HC: So speaking of colorists, are there any who you specifically love and would really like to work with?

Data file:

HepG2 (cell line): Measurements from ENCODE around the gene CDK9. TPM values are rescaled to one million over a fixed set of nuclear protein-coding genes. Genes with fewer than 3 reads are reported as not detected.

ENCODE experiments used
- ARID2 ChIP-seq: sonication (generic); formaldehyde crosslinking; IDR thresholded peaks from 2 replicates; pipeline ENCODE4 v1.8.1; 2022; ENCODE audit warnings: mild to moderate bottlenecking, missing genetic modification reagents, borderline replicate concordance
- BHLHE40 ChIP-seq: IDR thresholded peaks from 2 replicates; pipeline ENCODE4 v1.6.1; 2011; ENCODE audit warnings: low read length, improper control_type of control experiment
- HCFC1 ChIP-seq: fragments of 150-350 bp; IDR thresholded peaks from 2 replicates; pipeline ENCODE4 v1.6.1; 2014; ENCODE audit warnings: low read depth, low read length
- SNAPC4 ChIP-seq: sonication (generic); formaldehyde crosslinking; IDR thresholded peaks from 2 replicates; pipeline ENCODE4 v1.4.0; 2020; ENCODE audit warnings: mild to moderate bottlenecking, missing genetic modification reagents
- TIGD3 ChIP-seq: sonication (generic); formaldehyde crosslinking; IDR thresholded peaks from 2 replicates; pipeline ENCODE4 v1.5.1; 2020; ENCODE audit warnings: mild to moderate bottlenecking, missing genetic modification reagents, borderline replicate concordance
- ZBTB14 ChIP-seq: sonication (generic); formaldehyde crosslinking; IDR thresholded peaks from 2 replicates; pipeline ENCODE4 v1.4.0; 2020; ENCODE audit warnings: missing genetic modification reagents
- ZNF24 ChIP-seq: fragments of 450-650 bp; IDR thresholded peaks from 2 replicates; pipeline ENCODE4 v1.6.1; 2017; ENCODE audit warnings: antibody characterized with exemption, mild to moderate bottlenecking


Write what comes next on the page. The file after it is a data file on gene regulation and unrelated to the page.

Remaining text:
YP: I’m working with Nathan Fairbairn for… He’s my man. We have been working together for a long time. He was working with me, and Chris Burnham, on Batman Inc. We work together because of our friendship, because we have been working together for a long time and because I trust him totally. We have a good working relationship of respect. He brought forward that it’s not so cool [colorists not being paid]. Especially, Wonder Woman: Earth One has a long shelf life. Who knows how much it is going to sell? It wasn’t so fun for him to come aboard on this and not get any piece of it. In part, it was for him that I came forward saying that we should change. I had a hard time to convince him to stay on Wonder Woman. ‘I need you! I don’t want to go onto 120 pages with someone I don’t know.’ It’s very intimate. My artwork is super intimate. I spend so much time and it is very personal. And you are inviting other people in your bed to share this thing with you, you don’t want someone that you don’t trust or that you don’t know who will screw this stuff up. When Nathan was not sure, I had two other options: Dave Stewart, who is absolutely a miracle, probably the best colorist there is, and Laura Martin. Laura is also an absolute magnificent colorist. I’m glad that we ended up working out something with Nathan for this. As I do a page, I feel confident that my man has my back if something goes wrong, and if he is there, the page is going to look good. He boosts my confidence.